On the surface, this product works well-an alternate timeline where space was achieved quickly after WW2. Politics continued as in our setting, with the exception of the addition of space colonies and propulsion technology. A terrorist group launches an asteroid to strike NYNY on 9-11-2001, provoking a remarkably brief and concise nuclear winter.
In a nutshell, it sounds good. The actual 20-odd pages of the background are pretty much a shambles, combining poor writing and a teen-angst melodrama; it tends to be more a soapbox tribute to a impeached ex-President, attacks on a current President, and a hostile attitude towards the USA as a whole, and anyone who earns more money than the writer. The political developments portrayed in the post-asteroid hit are extremely unlikely, ignoring centuries of war, cultural differences, and economic hostility.
Despite having world-wide starvation as a key point of this hodge-podge, the writer(s) either did no investigation of US food storage, and somehow have overlooked key elements of the US diet/food production systems that would have minimized the effects of the brief and concise nuclear winter in North America, all the more so as the power grid was orbital, and unaffected. (Americans eat grain-fed beef, pork, and poultry in far greater quantity than other nations. The latter industry is housed in indoor, heated facilities, as is much of pork production. The USA has enough feed grain on hand to feed the US population for two years; if the US population of cattle, pigs, and fowl were harvested, it and their stockpiled feed could last the entire US and Canadian populations for a year longer than the abrupt nuclear winter, without touching the other food reserves held by the US gov’t and private producers-and this assumes only 65% efficiency in distribution). Likewise, nations lose 50% or more of their population in just a few years, and yet maintain cultural and social integrity.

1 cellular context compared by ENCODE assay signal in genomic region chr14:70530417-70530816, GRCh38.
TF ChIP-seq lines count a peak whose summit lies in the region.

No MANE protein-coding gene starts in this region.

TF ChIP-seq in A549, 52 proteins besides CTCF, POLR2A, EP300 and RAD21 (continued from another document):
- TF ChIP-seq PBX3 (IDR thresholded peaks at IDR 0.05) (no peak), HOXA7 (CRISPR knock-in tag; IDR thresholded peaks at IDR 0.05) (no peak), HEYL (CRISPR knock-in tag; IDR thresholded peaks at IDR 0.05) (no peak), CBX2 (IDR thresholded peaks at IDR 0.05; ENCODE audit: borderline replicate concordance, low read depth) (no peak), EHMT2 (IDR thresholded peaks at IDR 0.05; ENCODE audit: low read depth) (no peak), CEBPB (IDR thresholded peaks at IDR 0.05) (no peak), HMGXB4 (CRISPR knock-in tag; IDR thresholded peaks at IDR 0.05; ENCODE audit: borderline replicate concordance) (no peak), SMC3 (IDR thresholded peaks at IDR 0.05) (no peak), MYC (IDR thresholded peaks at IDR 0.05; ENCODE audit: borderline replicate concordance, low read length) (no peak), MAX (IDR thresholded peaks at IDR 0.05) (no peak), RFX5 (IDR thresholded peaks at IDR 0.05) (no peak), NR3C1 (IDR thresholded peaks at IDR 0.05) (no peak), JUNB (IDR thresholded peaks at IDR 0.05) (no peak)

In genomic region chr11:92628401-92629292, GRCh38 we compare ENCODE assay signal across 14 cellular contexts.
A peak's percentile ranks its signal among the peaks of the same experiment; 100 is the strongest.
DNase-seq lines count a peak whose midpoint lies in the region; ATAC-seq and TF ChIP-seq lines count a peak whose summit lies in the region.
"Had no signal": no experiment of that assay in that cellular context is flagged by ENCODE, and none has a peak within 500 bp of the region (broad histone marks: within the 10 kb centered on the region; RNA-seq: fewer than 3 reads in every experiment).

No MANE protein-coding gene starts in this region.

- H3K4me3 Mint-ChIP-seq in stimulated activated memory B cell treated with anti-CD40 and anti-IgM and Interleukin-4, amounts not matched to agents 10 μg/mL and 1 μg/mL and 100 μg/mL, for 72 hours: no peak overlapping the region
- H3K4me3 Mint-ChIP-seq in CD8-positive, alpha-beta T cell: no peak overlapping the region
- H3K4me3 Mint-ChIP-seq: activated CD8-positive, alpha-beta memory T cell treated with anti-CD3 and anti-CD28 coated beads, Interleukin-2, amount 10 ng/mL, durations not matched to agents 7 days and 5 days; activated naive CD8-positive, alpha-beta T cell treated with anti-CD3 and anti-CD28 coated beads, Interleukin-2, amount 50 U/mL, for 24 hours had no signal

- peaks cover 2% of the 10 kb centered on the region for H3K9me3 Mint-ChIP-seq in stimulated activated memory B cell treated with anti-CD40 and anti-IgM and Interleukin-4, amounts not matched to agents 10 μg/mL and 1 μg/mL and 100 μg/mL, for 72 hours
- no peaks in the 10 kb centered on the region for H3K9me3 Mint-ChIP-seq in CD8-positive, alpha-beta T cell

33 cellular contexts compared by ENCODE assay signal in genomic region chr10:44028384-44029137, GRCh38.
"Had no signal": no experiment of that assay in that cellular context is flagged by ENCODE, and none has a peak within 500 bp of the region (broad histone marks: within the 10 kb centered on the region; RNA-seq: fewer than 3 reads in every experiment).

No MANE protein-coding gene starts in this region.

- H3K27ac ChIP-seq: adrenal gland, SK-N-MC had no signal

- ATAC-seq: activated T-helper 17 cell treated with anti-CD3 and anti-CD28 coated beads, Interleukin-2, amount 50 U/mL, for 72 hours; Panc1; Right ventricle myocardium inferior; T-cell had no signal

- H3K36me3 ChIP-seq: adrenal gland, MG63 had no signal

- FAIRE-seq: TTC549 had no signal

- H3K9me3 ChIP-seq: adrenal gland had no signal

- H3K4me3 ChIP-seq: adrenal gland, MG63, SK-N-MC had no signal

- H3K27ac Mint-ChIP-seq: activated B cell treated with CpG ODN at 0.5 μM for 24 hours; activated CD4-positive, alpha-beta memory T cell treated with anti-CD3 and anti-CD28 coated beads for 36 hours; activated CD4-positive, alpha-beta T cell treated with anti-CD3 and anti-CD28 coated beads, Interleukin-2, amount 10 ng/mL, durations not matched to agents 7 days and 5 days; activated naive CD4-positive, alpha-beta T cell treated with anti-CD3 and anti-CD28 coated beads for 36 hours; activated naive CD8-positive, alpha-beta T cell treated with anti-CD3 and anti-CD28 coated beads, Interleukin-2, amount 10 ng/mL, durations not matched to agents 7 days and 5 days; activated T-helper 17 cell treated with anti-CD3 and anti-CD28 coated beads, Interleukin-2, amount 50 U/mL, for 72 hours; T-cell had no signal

The lengthy and inaccurate condemnation of the Patriot Act (which it is obvious the writer never bothered to read) kills a lot of word count as well.
Despite the background’s clear paranoia regarding government abuses of power, it has the same governments donating the entirety of their nuclear arsenals to an anti-asteroid defense system. And the UN ‘remains a beacon hope’. Happy, happy, joy, joy.
An optional extension to the history has the CIA responsible for the asteroid strike. Given the caliber of the writing up to this point, this was so predictable that only its absence would have surprised anyone.
In short, the background is a plot hammer the size of the asteroid which wiped out the US East Coast, and a soapbox slightly more shrill than a political convention pamphlet. It is unburdened by much in the way of research or depth of. That it makes up only about 10% of the product is its sole virtue. Fortunately, you can explain the differences between our timeline and the game’s in a couple paragraphs, and ignore the first twenty pages entirely.
The product is dotted with fiction and poetry, the less said about which, the better. Artwork is not an issue for me, but FTL’s was pleasant and unobtrusive.
The formatting and production values are excellent.
I like the fact that FTL has a clearly stated mission for PCs: survive. Simple, and mood-setting.
I am not likely to use the system, but it looked friendly and lite. The starship travel is innovative and takes travel within a system seriously, something too few sci-fi games do.
The last hundred pages detail the occupied planets; Terra’s system has map of the Moon & Mars, while the other systems detail the stellar bodies and have a simple color terrain map, plus a color ‘picture’ of the main planet. The detail is very good, and IMO the chapters on the planets is well worth the price of the product by themselves.